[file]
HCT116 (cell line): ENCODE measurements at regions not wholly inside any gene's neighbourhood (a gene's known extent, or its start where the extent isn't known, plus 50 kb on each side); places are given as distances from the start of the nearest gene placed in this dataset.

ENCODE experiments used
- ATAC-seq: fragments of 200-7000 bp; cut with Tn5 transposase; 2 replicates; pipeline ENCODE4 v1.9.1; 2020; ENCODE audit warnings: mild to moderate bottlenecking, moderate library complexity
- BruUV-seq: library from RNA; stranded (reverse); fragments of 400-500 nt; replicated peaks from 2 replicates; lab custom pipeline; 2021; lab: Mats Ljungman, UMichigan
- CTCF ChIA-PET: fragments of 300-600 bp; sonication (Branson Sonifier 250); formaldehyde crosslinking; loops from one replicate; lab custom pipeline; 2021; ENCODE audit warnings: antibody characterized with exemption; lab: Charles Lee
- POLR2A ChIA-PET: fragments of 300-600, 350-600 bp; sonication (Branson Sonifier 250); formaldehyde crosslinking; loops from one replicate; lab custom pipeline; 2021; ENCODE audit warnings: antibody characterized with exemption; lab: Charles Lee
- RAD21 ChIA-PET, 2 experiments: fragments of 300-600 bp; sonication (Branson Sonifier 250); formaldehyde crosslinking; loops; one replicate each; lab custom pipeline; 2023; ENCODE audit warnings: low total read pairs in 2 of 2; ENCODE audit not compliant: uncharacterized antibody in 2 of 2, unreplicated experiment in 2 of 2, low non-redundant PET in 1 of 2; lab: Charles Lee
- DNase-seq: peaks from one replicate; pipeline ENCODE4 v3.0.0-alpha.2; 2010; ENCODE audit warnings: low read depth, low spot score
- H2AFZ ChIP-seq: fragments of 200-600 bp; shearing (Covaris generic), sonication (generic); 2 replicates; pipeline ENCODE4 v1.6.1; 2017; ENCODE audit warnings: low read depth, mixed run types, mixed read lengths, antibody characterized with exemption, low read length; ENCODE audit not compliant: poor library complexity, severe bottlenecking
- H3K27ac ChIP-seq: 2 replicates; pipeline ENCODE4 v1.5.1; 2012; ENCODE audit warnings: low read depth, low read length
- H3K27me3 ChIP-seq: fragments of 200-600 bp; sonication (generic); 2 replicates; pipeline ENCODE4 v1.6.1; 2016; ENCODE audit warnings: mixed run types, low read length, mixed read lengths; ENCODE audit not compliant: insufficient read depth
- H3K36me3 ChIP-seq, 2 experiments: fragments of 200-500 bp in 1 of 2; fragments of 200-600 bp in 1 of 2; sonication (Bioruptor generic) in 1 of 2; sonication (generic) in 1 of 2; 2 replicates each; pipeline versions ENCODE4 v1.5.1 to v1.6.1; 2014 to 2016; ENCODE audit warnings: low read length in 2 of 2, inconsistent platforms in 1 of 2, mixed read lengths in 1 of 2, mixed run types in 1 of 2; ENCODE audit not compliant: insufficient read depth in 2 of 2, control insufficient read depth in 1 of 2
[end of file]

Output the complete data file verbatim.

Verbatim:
HCT116 (cell line): ENCODE measurements at regions not wholly inside any gene's neighbourhood (a gene's known extent, or its start where the extent isn't known, plus 50 kb on each side); places are given as distances from the start of the nearest gene placed in this dataset.

ENCODE experiments used
- ATAC-seq: fragments of 200-7000 bp; cut with Tn5 transposase; 2 replicates; pipeline ENCODE4 v1.9.1; 2020; ENCODE audit warnings: mild to moderate bottlenecking, moderate library complexity
- BruUV-seq: library from RNA; stranded (reverse); fragments of 400-500 nt; replicated peaks from 2 replicates; lab custom pipeline; 2021; lab: Mats Ljungman, UMichigan
- CTCF ChIA-PET: fragments of 300-600 bp; sonication (Branson Sonifier 250); formaldehyde crosslinking; loops from one replicate; lab custom pipeline; 2021; ENCODE audit warnings: antibody characterized with exemption; lab: Charles Lee
- POLR2A ChIA-PET: fragments of 300-600, 350-600 bp; sonication (Branson Sonifier 250); formaldehyde crosslinking; loops from one replicate; lab custom pipeline; 2021; ENCODE audit warnings: antibody characterized with exemption; lab: Charles Lee
- RAD21 ChIA-PET, 2 experiments: fragments of 300-600 bp; sonication (Branson Sonifier 250); formaldehyde crosslinking; loops; one replicate each; lab custom pipeline; 2023; ENCODE audit warnings: low total read pairs in 2 of 2; ENCODE audit not compliant: uncharacterized antibody in 2 of 2, unreplicated experiment in 2 of 2, low non-redundant PET in 1 of 2; lab: Charles Lee
- DNase-seq: peaks from one replicate; pipeline ENCODE4 v3.0.0-alpha.2; 2010; ENCODE audit warnings: low read depth, low spot score
- H2AFZ ChIP-seq: fragments of 200-600 bp; shearing (Covaris generic), sonication (generic); 2 replicates; pipeline ENCODE4 v1.6.1; 2017; ENCODE audit warnings: low read depth, mixed run types, mixed read lengths, antibody characterized with exemption, low read length; ENCODE audit not compliant: poor library complexity, severe bottlenecking
- H3K27ac ChIP-seq: 2 replicates; pipeline ENCODE4 v1.5.1; 2012; ENCODE audit warnings: low read depth, low read length
- H3K27me3 ChIP-seq: fragments of 200-600 bp; sonication (generic); 2 replicates; pipeline ENCODE4 v1.6.1; 2016; ENCODE audit warnings: mixed run types, low read length, mixed read lengths; ENCODE audit not compliant: insufficient read depth
- H3K36me3 ChIP-seq, 2 experiments: fragments of 200-500 bp in 1 of 2; fragments of 200-600 bp in 1 of 2; sonication (Bioruptor generic) in 1 of 2; sonication (generic) in 1 of 2; 2 replicates each; pipeline versions ENCODE4 v1.5.1 to v1.6.1; 2014 to 2016; ENCODE audit warnings: low read length in 2 of 2, inconsistent platforms in 1 of 2, mixed read lengths in 1 of 2, mixed run types in 1 of 2; ENCODE audit not compliant: insufficient read depth in 2 of 2, control insufficient read depth in 1 of 2